Postby Teamdriver » Sat Sep 17, 2011 10:43 am

Here goes a former trolley stop institution : Home for Little Wanderers gets $18M tax-exempt bond

http://bostonherald.com/business/real_e ... ition=also
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Re: Light rail to Arborway officially dead

Postby 3rdrail » Sat Sep 17, 2011 12:39 pm

Sorry to see them go. A fine institution and one that truely cares for kids more than donations. Never had to investigate them for abusing kids in JP, unlike a certain other institution near the Faulkner.
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Re: Light rail to Arborway officially dead

Postby Teamdriver » Sat Sep 17, 2011 5:52 pm

The old days on the trolley line ( and other parts of JP as well.............

Jamaica Plain MY HOME TOWN_0001.wmv

http://www.youtube.com/watch?v=2ttcz3MF0b8
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Re: Light rail to Arborway officially dead

Postby jaymac » Sun Sep 18, 2011 1:09 pm

The Dropkick Murphys mighta bin betta musical accompaniment...
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Re: Light rail to Arborway officially dead

Postby JCitron » Sun Sep 18, 2011 1:30 pm

#5 - Dyre Ave wrote:I'm sorry to read about it. But not surprised. It really seemed like there was this feeling of inevitablity that the E line was going to be cut back to Heath Street Loop. But it made me wonder if Green Line service could have been restored to Arborway on a route other than South Huntington Ave, Centre and South Streets, and why that wasn't considered. Would it be feasible to run Green Line cars on the parallel Riverway, Jamaicaway and then on Arborway itself? It wouldn't be as direct as the S. Huntington/Centre/South route is, but could running on those wider roads at higher speeds and with fewer cross-streets have made up for it?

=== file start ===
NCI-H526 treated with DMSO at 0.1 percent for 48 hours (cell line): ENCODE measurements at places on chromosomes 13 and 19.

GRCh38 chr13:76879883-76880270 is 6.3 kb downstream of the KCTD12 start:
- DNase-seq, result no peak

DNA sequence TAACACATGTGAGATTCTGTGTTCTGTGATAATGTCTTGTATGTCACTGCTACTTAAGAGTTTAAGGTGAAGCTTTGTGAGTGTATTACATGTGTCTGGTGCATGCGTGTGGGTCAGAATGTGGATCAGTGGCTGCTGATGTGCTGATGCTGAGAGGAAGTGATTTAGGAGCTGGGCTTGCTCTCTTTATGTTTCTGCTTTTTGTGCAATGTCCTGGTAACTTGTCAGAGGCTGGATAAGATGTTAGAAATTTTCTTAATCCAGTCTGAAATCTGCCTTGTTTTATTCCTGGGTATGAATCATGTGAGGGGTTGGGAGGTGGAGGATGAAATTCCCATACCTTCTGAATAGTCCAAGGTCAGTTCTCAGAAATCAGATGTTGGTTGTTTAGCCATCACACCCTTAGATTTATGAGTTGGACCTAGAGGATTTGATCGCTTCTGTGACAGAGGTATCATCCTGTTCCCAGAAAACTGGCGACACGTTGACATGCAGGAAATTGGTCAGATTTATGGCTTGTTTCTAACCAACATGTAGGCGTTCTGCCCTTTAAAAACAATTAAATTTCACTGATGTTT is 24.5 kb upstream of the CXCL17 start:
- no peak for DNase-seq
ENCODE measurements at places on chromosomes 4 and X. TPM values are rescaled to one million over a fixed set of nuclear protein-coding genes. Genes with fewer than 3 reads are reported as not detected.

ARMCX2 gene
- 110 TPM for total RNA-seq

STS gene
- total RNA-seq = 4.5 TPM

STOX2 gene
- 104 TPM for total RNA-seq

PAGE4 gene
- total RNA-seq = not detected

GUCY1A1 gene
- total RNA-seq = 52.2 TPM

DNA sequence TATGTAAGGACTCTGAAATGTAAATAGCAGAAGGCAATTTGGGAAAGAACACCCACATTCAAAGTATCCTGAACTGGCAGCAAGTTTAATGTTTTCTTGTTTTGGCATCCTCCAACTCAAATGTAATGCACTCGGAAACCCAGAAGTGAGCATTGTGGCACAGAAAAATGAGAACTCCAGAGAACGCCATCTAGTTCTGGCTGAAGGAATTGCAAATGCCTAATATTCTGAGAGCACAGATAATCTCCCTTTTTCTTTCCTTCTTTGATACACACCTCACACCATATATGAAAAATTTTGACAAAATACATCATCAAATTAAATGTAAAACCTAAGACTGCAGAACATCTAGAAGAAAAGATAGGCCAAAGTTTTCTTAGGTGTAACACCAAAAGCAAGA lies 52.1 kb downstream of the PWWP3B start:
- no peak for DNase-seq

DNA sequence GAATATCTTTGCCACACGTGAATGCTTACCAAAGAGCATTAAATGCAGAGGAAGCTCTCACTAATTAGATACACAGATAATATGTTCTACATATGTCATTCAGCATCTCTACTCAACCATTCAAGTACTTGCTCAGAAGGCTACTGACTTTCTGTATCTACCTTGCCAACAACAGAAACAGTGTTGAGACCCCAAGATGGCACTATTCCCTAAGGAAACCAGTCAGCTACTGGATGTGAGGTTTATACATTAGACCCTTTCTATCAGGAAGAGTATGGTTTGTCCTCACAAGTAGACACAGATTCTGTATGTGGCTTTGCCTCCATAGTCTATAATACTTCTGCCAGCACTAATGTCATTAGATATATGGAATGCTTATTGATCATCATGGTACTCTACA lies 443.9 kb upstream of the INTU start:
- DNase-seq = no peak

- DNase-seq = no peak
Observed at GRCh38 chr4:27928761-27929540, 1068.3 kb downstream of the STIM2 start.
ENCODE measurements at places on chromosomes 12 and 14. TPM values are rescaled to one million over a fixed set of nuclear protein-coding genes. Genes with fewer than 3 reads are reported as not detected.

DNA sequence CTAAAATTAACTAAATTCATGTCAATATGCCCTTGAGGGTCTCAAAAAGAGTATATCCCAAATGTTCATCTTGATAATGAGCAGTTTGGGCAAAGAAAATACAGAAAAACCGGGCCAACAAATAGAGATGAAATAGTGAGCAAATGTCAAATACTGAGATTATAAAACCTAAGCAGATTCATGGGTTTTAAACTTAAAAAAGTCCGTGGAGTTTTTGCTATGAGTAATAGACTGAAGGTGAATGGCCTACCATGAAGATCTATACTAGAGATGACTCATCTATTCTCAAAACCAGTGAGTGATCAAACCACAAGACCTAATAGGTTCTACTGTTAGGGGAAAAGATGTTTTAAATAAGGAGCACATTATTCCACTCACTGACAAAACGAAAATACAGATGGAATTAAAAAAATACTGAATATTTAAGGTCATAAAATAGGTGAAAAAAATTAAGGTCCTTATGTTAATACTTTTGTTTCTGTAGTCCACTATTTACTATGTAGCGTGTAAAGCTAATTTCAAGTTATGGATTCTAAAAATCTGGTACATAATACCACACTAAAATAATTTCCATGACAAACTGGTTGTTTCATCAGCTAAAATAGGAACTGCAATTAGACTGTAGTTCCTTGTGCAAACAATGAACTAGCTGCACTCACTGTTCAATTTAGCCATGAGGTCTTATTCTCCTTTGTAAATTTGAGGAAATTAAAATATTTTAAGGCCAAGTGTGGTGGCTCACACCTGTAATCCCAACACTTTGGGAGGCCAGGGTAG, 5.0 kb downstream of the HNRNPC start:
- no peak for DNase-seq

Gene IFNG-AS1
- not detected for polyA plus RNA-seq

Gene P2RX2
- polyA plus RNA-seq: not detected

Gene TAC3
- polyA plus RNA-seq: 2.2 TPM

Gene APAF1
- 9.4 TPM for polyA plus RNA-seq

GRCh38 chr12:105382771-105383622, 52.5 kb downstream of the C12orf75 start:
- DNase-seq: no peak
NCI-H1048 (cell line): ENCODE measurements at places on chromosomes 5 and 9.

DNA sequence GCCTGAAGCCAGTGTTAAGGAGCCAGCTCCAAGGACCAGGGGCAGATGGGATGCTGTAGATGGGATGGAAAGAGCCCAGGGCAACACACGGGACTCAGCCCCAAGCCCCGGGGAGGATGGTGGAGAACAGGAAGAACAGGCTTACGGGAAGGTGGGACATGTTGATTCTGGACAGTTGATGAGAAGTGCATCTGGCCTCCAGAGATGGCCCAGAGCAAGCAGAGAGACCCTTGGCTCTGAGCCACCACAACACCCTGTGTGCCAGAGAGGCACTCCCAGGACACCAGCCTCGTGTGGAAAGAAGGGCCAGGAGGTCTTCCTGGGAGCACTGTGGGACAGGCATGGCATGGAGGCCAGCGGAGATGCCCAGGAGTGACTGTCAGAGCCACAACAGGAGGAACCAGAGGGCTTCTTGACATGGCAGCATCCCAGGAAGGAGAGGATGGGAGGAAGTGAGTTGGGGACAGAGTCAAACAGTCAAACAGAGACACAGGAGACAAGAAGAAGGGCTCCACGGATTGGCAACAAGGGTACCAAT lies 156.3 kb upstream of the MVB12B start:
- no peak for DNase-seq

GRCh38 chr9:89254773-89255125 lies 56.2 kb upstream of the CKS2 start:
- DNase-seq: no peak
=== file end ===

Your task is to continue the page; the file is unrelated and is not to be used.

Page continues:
I too am saddened to here the inevitable news, but this is expected given the high number of NIMBYs that live in the area that would rather drive their cars than take a streetcar to the downtown. Some people will say the courts are fair, but I hate to say it, they are also very politically driven, and when there's a high local opposition to something, no matter how feasible or truly useful something is, they will go with the majority of the public sentiment. In this case, the NIMBYs pushed and yelled loudly. The fact is many of the newbies to the area have never ridden on, or even use public transit is part of the issue. They are usually the ones that complain the loudest about trains, subways and light rail, so there in the end, the route's reactivation was probably not going to happen anyway.

I agree why didn't they look at these alternate routes? It could be that there is a strong pro-bus control within the T management, and therefore any form of real expansion of LRV service is forgotten. Oh we may say that hey, they are expanding to Medford, but if you look at that route, it's the most convoluted out of the way route to get there. This is unlike the original lines which ran up to Union Square in Somerville then up to Medford Square.

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Re: Light rail to Arborway officially dead

Postby MarkB » Sun Sep 18, 2011 2:45 pm

JCitron wrote:
#5 - Dyre Ave wrote:I'm sorry to read about it. But not surprised. It really seemed like there was this feeling of inevitablity that the E line was going to be cut back to Heath Street Loop. But it made me wonder if Green Line service could have been restored to Arborway on a route other than South Huntington Ave, Centre and South Streets, and why that wasn't considered. Would it be feasible to run Green Line cars on the parallel Riverway, Jamaicaway and then on Arborway itself? It wouldn't be as direct as the S. Huntington/Centre/South route is, but could running on those wider roads at higher speeds and with fewer cross-streets have made up for it?


I too am saddened to here the inevitable news, but this is expected given the high number of NIMBYs that live in the area that would rather drive their cars than take a streetcar to the downtown. Some people will say the courts are fair, but I hate to say it, they are also very politically driven, and when there's a high local opposition to something, no matter how feasible or truly useful something is, they will go with the majority of the public sentiment. In this case, the NIMBYs pushed and yelled loudly. The fact is many of the newbies to the area have never ridden on, or even use public transit is part of the issue. They are usually the ones that complain the loudest about trains, subways and light rail, so there in the end, the route's reactivation was probably not going to happen anyway.



John